Audrey Hepburn is one of the most famous actresses of all time, but her life was not nearly as glamorous as many may have thought. Her life was actually full of many hardships. Born in 1929, in Brussels, Belgium, Audrey and her mother had to survive World War II on their own, as her father abandoned them when she was only 6 years old. Audrey usually had very little to eat and developed many medical problems due to malnutrition. Even though she would go on to have much success in her many films, she never got over the ordeals of her childhood and suffered from depression and an eating disorder for many years. Throughout her life, she always was happiest when she had serenity, privacy and quiet, which helped to create in her a love of gardening.
According to her son, Audrey’s favorite place in the world was the garden at her home in Switzerland. Audrey owned a 16,000 square mile villa overlooking Lake Geneva. Whenever she could be at the estate, she would spend many hours tending to the garden and filling her house with freshly cut flowers. Audrey loved the property so much that she lived there for her last 30 years. She enjoyed being far away from Hollywood, because she was never bothered by photographers and could lead a normal life.
The last project of Audrey’s life was a PBS television series in 1993 entitled “Gardens of the World with Audrey Hepburn”. It ran for just nine episodes, as she died the day before the first episode even aired. The shows featured 17 different gardens throughout the countries of Holland, Japan, the Dominican Republic, Italy, France, England, and the United States. The series won Audrey an Emmy Award for ‘Outstanding Individual Achievement- Informational Programming’ and resulted in Audrey having a rose, tulip and daylily named after her. Audrey gave her salary from this documentary series to UNICEF, for which she was a goodwill ambassador. According to her life partner, Robert Wolders, Audrey stated that this project was one of the most rewarding experiences of her life.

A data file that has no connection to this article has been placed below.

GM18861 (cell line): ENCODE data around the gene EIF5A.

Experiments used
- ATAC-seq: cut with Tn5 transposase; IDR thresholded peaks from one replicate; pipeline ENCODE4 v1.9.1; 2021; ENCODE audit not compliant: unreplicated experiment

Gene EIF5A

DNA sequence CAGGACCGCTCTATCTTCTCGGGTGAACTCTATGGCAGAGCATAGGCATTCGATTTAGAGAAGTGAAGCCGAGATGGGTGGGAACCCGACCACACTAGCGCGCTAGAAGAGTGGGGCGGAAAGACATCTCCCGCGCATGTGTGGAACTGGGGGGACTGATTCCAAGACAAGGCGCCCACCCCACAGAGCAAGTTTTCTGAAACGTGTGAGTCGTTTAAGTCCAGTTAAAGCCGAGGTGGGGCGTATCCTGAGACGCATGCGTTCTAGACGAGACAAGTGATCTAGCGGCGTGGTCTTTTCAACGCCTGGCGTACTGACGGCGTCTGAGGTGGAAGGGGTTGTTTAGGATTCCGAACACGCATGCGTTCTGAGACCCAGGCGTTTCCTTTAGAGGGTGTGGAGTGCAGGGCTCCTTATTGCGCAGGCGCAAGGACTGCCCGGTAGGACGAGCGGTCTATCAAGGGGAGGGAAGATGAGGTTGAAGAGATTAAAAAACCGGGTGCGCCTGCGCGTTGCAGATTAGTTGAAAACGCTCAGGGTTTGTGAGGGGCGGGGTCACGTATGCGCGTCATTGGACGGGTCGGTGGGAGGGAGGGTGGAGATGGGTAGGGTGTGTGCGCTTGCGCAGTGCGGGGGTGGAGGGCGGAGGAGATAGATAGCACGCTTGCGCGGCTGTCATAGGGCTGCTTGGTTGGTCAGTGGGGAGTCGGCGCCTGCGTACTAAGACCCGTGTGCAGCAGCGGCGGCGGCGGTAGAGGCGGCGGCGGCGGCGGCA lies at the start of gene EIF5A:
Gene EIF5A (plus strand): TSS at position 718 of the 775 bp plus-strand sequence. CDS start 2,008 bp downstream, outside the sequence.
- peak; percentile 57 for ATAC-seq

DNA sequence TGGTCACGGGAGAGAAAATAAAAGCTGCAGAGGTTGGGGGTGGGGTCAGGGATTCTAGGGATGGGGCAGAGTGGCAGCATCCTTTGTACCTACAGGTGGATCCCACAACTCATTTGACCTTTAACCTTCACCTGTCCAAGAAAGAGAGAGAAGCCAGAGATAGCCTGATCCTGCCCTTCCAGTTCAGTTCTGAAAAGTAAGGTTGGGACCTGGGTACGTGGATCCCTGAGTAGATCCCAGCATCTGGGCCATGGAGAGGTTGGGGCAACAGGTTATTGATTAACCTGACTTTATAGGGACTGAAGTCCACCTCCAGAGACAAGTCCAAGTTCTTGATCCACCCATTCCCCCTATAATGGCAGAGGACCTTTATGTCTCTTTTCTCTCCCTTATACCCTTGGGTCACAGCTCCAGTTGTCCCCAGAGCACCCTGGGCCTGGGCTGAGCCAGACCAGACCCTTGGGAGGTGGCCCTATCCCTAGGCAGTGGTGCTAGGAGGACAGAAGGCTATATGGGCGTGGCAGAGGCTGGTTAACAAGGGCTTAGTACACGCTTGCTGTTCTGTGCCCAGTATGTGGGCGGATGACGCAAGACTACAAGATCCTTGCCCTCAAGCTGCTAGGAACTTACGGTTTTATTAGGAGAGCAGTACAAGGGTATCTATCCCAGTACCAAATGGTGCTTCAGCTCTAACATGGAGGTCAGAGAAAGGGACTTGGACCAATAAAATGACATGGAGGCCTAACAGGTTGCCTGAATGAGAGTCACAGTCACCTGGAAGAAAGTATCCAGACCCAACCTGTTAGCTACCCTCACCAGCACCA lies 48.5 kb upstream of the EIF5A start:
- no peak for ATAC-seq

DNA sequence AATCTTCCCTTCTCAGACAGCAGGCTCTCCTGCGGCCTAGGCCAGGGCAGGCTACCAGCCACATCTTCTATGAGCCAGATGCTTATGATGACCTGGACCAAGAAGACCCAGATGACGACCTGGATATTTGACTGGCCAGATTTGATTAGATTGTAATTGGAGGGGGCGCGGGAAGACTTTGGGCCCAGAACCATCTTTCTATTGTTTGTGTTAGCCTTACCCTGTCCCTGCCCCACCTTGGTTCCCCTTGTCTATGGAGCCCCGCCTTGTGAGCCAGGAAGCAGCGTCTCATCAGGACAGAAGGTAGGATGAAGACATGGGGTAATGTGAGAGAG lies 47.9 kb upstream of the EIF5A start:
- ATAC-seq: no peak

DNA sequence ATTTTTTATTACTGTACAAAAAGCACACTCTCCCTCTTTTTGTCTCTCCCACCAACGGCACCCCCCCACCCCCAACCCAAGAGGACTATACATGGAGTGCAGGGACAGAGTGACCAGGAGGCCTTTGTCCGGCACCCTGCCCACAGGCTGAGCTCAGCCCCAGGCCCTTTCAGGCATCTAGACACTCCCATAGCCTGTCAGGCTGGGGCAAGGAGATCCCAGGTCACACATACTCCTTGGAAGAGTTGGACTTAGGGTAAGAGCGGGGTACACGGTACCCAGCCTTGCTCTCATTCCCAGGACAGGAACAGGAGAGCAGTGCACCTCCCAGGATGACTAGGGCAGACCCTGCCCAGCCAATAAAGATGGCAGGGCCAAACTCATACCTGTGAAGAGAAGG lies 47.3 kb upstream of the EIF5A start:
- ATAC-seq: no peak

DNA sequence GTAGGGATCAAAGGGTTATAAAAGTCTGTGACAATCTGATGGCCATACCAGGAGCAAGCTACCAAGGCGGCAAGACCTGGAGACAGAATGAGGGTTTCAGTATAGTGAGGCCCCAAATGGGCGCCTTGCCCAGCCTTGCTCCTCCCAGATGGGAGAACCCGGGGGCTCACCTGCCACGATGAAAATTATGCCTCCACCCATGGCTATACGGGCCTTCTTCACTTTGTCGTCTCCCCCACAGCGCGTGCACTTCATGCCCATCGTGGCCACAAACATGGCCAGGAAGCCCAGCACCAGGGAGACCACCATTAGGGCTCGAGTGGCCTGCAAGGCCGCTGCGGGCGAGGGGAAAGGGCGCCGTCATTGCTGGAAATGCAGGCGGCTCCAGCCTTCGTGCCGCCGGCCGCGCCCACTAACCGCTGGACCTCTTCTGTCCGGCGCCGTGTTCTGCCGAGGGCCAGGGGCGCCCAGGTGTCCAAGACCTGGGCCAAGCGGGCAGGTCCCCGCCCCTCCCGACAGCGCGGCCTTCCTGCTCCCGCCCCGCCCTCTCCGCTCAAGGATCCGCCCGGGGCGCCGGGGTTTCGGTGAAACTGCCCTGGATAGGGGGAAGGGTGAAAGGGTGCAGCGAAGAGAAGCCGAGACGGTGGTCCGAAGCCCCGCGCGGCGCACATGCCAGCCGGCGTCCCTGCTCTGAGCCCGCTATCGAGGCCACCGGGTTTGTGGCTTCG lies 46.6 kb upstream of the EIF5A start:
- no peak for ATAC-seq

There is no evidence that Audrey Hepburn ever sought medical help for her emotional problems. During her lifetime, many people were not even aware that Audrey had problems because her types of issues were not openly talked about like they are today. Gardening seemed to provide a means for her to feel at peace. Even according to many doctors and psychiatrists, gardening is a form of therapy because of its calming effects on the mind. Through working in a garden, an individual gets exercise and exposure to the sun, both which release serotonin, a mood-regulating brain chemical. New studies have also shown that there is a bacteria in soil that balances the immune system, leading to overall better health. With her traumatic childhood, it’s wonderful to see that Audrey Hepburn was eventually able to find such tranquility.